Ecology and distribution. Specimens of T. xantha   have, to date, been found associated with the seabed only in the inter-reef areas of the Great Barrier Reef. Sutcliffe et al. (2010) draw attention to enormous biomass that specimens of T. xantha   represent; they are distributed widely across the entire span of the Great Barrier Reef, extending from regions of low to high latitude, and are found in high densities in the inter-reef area. Sutcliffe et al. (2010) did not find any major correlation between the presence or prevalence of T. xantha   and the composition of the underlying substrate, although specimens were not recovered commonly in areas with a high proportion of mud in the sediment.

Remarks. We re-examined the holotype and both paratypes, in addition to 16 vouchers, of T. xantha   using SEM and light microscopy. In no specimen were we able to observe any native megascleres; all specimens were found to contain only small, microspined microrhabds. The samples were morphologically homogeneous, with large amounts of debris incorporated into the structure of all specimens, including non-active polychaete tubes and shells, fragments of diatoms, and coralline and siliceous rubble. Small amounts of filamentous algae (or bacteria) were incorporated into the mass also.

The measurements of the microrhabds were consistent among the samples we examined. The average microrhabd length was 14.8 µm (range 8.1 to 21.5 µm); three outlier measurements were detected (7.0 µm, 23.2 µm and 24.1 µm). The lengths fitted a normal distribution, which was not skewed appreciably. The median spicule length was 14.6 µm; there were relatively few spicules which measured less than 13.1 µm. The majority of microrhabds reached lengths of between 13 and 17 µm.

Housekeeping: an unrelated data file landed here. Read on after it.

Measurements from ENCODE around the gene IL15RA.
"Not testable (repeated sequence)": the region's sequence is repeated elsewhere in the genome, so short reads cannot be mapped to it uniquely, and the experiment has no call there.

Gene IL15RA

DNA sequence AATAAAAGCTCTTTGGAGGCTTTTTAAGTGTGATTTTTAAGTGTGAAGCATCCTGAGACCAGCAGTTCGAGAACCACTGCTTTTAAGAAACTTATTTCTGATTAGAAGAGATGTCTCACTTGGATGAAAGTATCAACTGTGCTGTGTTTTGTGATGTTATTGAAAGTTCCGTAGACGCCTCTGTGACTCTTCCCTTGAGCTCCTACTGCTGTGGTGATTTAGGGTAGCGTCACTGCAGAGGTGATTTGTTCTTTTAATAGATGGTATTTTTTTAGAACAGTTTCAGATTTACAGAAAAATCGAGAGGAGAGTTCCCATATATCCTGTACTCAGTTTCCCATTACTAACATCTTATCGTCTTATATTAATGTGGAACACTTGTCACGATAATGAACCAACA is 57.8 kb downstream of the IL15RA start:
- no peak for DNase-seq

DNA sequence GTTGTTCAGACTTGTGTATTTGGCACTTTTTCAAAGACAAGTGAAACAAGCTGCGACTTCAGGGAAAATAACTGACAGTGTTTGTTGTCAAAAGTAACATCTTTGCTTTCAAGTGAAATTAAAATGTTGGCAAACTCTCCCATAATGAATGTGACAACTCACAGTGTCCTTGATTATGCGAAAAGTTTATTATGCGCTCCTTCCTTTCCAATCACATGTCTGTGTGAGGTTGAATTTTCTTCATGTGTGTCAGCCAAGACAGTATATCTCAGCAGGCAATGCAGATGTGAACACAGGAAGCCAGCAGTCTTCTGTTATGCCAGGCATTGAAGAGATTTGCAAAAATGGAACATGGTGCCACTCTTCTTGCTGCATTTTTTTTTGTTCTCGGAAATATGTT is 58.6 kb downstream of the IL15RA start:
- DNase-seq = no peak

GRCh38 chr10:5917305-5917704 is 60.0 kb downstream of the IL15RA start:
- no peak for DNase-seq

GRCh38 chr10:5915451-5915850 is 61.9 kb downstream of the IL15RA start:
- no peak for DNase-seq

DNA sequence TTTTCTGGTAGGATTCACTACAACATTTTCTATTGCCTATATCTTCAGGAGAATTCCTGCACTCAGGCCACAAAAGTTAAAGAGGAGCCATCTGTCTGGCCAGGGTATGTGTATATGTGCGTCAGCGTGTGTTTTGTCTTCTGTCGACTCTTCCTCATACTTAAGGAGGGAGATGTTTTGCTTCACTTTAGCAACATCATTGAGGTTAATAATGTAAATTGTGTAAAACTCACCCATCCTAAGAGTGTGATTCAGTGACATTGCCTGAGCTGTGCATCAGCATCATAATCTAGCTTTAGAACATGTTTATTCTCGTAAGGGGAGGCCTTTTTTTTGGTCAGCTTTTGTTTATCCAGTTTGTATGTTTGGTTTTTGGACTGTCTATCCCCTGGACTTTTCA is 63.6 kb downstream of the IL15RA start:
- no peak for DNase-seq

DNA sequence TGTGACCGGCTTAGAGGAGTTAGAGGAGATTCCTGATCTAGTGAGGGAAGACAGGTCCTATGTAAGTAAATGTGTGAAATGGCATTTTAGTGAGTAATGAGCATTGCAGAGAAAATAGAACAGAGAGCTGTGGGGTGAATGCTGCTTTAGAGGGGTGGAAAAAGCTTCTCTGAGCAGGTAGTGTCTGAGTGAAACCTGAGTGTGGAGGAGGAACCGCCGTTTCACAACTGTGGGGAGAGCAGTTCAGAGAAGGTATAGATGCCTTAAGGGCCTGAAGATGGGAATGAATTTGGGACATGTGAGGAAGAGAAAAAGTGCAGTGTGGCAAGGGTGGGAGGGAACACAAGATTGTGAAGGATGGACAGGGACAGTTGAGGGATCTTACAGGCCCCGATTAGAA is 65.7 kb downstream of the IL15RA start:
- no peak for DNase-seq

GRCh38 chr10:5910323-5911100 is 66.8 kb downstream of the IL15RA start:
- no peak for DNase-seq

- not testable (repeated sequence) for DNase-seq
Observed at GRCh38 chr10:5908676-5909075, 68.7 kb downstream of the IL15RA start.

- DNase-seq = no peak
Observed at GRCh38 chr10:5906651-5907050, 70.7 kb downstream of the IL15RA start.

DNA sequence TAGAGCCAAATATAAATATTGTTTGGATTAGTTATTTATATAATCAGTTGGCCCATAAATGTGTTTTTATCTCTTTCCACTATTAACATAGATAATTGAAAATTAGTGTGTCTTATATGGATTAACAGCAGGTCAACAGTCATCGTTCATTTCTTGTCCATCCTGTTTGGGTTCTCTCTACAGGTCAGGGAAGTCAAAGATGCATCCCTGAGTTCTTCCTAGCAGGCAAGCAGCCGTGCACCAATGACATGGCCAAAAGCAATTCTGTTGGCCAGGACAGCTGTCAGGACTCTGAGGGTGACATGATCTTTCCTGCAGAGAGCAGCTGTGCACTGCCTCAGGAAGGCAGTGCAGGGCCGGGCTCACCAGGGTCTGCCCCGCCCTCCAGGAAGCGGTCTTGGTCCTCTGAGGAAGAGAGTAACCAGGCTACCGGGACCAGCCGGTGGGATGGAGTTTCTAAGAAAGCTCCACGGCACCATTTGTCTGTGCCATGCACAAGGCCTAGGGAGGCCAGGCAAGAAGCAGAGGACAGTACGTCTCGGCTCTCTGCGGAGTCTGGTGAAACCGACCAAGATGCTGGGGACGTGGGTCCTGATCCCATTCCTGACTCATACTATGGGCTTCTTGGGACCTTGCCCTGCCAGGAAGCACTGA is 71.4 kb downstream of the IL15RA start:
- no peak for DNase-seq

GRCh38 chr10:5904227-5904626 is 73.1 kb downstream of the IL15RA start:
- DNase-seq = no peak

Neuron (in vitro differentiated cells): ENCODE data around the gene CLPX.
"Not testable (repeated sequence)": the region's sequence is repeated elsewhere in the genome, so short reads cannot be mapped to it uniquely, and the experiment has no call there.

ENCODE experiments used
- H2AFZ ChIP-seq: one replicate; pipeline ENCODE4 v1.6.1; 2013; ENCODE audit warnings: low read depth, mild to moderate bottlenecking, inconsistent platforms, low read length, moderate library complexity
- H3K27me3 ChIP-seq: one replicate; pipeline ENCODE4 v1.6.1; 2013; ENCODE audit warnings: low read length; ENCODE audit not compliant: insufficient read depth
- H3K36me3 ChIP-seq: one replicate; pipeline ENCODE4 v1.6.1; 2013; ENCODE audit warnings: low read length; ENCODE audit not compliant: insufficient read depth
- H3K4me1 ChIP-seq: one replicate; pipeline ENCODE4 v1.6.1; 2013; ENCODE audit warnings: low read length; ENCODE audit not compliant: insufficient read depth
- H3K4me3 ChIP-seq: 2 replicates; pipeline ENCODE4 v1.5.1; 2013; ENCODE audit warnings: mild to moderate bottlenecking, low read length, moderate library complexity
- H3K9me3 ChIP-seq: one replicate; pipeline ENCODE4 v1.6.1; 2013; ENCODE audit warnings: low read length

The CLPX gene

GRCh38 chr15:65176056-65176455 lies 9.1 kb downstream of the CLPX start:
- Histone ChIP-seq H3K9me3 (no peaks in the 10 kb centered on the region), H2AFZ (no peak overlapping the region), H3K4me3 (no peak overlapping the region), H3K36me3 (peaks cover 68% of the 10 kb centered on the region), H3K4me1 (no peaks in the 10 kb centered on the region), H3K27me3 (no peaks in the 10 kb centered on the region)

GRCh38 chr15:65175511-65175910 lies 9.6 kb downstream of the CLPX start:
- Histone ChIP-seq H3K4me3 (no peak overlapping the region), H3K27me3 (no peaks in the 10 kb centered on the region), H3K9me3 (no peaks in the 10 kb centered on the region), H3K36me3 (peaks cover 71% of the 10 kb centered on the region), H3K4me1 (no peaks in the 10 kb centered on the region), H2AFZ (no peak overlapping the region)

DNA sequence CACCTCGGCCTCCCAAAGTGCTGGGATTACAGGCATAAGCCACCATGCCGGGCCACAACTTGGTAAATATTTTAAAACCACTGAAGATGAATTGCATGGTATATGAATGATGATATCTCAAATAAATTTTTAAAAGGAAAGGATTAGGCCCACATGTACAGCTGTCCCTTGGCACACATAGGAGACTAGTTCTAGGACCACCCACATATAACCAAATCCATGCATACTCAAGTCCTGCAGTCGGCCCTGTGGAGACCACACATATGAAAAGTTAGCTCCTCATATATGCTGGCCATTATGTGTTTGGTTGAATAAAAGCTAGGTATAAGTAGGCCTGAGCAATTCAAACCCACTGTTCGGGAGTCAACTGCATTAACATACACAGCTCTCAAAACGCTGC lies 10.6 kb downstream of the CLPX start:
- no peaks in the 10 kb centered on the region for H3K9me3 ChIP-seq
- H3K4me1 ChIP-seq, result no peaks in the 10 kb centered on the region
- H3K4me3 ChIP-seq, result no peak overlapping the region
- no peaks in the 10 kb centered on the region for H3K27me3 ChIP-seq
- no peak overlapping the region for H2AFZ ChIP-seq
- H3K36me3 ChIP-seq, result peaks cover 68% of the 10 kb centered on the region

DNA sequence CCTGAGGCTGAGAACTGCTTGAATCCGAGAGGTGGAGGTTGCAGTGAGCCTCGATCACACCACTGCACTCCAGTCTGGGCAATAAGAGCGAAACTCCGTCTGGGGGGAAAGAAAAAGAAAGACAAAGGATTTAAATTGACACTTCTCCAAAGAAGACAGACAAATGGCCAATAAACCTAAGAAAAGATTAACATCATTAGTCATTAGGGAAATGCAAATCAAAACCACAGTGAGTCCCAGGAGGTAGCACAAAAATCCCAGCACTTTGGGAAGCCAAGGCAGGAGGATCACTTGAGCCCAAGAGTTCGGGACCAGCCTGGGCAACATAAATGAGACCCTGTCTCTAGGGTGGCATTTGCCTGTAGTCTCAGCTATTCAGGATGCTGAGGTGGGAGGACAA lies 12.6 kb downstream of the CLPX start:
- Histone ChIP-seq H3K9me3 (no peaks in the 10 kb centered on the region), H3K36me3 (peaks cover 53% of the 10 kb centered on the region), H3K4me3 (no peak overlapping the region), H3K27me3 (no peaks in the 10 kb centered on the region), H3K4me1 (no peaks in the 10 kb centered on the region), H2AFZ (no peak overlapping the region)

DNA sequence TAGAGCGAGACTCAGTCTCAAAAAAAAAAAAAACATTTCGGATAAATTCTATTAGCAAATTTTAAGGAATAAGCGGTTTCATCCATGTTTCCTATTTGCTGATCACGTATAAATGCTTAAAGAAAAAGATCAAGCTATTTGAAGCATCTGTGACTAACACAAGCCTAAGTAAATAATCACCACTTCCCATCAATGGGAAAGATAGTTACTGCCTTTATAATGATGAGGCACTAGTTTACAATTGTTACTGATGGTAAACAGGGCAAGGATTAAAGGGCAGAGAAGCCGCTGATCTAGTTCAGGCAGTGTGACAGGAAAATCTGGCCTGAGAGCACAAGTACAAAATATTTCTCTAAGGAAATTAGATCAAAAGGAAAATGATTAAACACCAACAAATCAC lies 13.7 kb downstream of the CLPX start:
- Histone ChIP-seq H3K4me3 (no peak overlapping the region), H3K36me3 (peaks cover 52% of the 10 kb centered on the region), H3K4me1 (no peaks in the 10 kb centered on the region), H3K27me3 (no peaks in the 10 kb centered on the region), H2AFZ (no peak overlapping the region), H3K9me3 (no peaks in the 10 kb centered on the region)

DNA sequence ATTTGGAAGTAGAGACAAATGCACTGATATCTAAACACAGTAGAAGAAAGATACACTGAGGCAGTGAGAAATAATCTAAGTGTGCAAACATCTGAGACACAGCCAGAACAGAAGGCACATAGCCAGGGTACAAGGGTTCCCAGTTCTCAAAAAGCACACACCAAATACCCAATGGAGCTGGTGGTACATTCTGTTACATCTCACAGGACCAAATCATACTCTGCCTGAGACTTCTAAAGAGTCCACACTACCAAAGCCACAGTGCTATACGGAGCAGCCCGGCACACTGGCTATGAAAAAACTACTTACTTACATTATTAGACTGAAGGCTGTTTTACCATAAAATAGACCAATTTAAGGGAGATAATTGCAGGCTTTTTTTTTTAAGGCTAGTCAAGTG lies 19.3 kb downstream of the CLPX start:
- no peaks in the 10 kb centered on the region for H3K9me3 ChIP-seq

Comments. This species was attributed initially to Dercitus Gray, 1867   by Sutcliffe et al. (2010) based on their interpretation of the morphology of this species as comprising sanidasters and three-rayed calthrops (calthrops reported in 20% of their samples). Van Soest et al. (2010) and van Soest (2012c) classify D. xanthus   within the subgenus Dercitus (Stoeba) Sollas, 1888   . We have been unable to replicate the sighting of any native calthrops in the holotype or paratypes, nor in any other specimens we examined. We can confirm the common occurrence of broken calthrops distributed sporadically in several of the samples we investigated, however, in no specimen could these be interpreted as native; indeed, in one specimen of T. deliqua   , dense rafts of non-native broken calthrops were found aggregated in portions of the sponge mass of this species also (as noted above). The geometry of regular calthrops and triods and the thickness of the rays of these megascleres may make these particular spicule morphologies exceptionally robust; the tumbled edges, however, support their foreign origins. The absence of calthrops, and the interpretation of the microscleres as microrhabds, rather than sanidasters, renders the placement of this species within Dercitus   unjustified. We interpret the morphology of this species as being consistent with other megasclere-lacking species of Theonella   , and this interpretation is supported by DNA-based studies (see below); based on these data, we designate this species within Theonella   , as T. xantha ( Sutcliffe, Hooper and Pitcher, 2010)   n. comb.